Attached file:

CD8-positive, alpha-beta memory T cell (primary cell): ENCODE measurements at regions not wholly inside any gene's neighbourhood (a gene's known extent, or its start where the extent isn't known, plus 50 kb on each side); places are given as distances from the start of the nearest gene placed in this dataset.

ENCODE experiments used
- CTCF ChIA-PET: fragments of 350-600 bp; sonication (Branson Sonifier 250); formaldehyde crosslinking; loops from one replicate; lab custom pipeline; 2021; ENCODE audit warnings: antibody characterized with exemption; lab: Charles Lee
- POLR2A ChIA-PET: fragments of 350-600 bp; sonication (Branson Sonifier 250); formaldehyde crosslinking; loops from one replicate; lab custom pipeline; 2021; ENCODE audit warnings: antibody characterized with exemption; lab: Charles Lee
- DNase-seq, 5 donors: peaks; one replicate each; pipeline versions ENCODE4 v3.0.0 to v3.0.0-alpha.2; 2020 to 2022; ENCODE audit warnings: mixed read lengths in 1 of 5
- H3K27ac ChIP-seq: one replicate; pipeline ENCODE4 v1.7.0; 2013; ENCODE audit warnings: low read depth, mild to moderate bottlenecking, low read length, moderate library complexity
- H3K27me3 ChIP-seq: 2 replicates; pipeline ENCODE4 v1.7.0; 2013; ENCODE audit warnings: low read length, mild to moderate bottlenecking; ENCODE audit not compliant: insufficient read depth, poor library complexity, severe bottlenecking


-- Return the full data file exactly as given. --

CD8-positive, alpha-beta memory T cell (primary cell): ENCODE measurements at regions not wholly inside any gene's neighbourhood (a gene's known extent, or its start where the extent isn't known, plus 50 kb on each side); places are given as distances from the start of the nearest gene placed in this dataset.

ENCODE experiments used
- CTCF ChIA-PET: fragments of 350-600 bp; sonication (Branson Sonifier 250); formaldehyde crosslinking; loops from one replicate; lab custom pipeline; 2021; ENCODE audit warnings: antibody characterized with exemption; lab: Charles Lee
- POLR2A ChIA-PET: fragments of 350-600 bp; sonication (Branson Sonifier 250); formaldehyde crosslinking; loops from one replicate; lab custom pipeline; 2021; ENCODE audit warnings: antibody characterized with exemption; lab: Charles Lee
- DNase-seq, 5 donors: peaks; one replicate each; pipeline versions ENCODE4 v3.0.0 to v3.0.0-alpha.2; 2020 to 2022; ENCODE audit warnings: mixed read lengths in 1 of 5
- H3K27ac ChIP-seq: one replicate; pipeline ENCODE4 v1.7.0; 2013; ENCODE audit warnings: low read depth, mild to moderate bottlenecking, low read length, moderate library complexity
- H3K27me3 ChIP-seq: 2 replicates; pipeline ENCODE4 v1.7.0; 2013; ENCODE audit warnings: low read length, mild to moderate bottlenecking; ENCODE audit not compliant: insufficient read depth, poor library complexity, severe bottlenecking